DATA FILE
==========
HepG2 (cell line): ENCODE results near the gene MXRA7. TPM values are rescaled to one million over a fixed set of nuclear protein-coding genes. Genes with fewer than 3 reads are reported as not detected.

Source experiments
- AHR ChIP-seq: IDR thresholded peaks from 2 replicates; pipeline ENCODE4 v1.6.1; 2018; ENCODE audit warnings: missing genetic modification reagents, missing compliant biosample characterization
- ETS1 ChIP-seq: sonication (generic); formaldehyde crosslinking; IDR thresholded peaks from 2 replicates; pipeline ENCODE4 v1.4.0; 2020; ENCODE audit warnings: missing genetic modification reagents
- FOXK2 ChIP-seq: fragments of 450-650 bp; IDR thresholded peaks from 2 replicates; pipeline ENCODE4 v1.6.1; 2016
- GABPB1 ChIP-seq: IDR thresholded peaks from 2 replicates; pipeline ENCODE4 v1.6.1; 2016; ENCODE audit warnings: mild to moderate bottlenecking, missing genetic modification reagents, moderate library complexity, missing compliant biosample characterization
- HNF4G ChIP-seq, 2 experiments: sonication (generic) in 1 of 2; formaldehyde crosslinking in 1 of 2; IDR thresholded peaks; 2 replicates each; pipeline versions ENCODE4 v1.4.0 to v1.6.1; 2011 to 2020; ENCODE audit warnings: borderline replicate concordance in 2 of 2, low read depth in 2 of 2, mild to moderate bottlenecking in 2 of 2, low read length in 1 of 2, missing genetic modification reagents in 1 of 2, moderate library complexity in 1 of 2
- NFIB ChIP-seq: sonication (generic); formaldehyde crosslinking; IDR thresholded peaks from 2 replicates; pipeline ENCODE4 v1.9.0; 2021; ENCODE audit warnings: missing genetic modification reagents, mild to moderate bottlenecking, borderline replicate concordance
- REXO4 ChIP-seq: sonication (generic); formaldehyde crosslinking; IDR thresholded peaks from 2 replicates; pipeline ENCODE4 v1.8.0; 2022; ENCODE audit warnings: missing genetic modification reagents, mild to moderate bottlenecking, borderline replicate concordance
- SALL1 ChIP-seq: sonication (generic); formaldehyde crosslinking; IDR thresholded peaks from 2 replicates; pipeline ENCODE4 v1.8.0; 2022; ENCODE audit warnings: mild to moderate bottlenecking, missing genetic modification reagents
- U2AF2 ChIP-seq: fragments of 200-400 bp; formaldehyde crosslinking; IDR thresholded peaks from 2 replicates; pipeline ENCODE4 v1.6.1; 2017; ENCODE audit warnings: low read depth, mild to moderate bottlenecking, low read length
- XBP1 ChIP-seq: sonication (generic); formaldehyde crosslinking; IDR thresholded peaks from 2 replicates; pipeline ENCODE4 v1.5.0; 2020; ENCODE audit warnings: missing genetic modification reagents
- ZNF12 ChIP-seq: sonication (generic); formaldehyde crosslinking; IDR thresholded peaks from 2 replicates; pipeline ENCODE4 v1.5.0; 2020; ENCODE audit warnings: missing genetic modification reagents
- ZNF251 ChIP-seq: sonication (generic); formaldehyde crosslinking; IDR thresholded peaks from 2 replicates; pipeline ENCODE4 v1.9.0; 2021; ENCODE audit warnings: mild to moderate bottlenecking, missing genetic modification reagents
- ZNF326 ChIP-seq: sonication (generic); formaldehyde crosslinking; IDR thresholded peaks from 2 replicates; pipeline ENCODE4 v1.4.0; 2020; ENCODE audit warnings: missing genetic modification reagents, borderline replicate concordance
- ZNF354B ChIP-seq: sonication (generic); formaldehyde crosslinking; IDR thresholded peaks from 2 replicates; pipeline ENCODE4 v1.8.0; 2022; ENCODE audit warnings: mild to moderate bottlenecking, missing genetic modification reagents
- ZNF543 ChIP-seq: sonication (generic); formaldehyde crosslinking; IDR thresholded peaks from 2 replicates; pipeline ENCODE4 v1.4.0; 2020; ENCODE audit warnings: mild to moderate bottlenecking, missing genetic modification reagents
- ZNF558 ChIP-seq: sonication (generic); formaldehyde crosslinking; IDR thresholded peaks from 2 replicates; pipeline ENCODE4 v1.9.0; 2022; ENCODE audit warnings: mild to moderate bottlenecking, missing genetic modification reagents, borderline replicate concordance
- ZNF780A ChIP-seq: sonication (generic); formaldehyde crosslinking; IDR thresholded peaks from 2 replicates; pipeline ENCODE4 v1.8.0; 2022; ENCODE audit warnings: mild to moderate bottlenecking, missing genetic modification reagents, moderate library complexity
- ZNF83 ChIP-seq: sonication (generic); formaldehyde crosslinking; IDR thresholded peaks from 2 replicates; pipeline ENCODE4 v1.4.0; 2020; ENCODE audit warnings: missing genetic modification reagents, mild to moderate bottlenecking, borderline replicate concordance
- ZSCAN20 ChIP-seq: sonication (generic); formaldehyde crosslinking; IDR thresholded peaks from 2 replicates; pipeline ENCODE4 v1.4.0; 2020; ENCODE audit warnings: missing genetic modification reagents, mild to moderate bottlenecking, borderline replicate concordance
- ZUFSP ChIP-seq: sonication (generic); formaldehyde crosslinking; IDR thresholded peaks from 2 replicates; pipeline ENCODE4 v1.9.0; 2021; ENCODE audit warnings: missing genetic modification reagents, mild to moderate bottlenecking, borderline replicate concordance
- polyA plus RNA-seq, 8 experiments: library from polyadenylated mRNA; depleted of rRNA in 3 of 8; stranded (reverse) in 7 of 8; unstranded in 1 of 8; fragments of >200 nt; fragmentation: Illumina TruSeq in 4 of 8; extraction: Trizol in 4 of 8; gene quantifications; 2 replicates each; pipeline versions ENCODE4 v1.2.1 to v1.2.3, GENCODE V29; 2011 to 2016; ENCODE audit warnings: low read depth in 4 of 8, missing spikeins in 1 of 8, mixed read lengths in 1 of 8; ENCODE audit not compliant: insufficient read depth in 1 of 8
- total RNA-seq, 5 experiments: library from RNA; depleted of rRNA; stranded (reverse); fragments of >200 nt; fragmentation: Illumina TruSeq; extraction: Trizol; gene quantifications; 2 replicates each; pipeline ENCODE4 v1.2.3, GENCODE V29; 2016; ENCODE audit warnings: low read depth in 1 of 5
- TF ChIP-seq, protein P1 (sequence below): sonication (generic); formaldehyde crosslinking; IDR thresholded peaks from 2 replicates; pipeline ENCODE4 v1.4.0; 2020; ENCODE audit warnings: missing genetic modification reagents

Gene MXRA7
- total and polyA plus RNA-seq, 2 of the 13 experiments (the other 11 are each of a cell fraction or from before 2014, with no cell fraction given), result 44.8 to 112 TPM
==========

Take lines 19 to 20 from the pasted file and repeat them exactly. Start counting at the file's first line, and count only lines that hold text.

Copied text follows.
- ZNF780A ChIP-seq: sonication (generic); formaldehyde crosslinking; IDR thresholded peaks from 2 replicates; pipeline ENCODE4 v1.8.0; 2022; ENCODE audit warnings: mild to moderate bottlenecking, missing genetic modification reagents, moderate library complexity
- ZNF83 ChIP-seq: sonication (generic); formaldehyde crosslinking; IDR thresholded peaks from 2 replicates; pipeline ENCODE4 v1.4.0; 2020; ENCODE audit warnings: missing genetic modification reagents, mild to moderate bottlenecking, borderline replicate concordance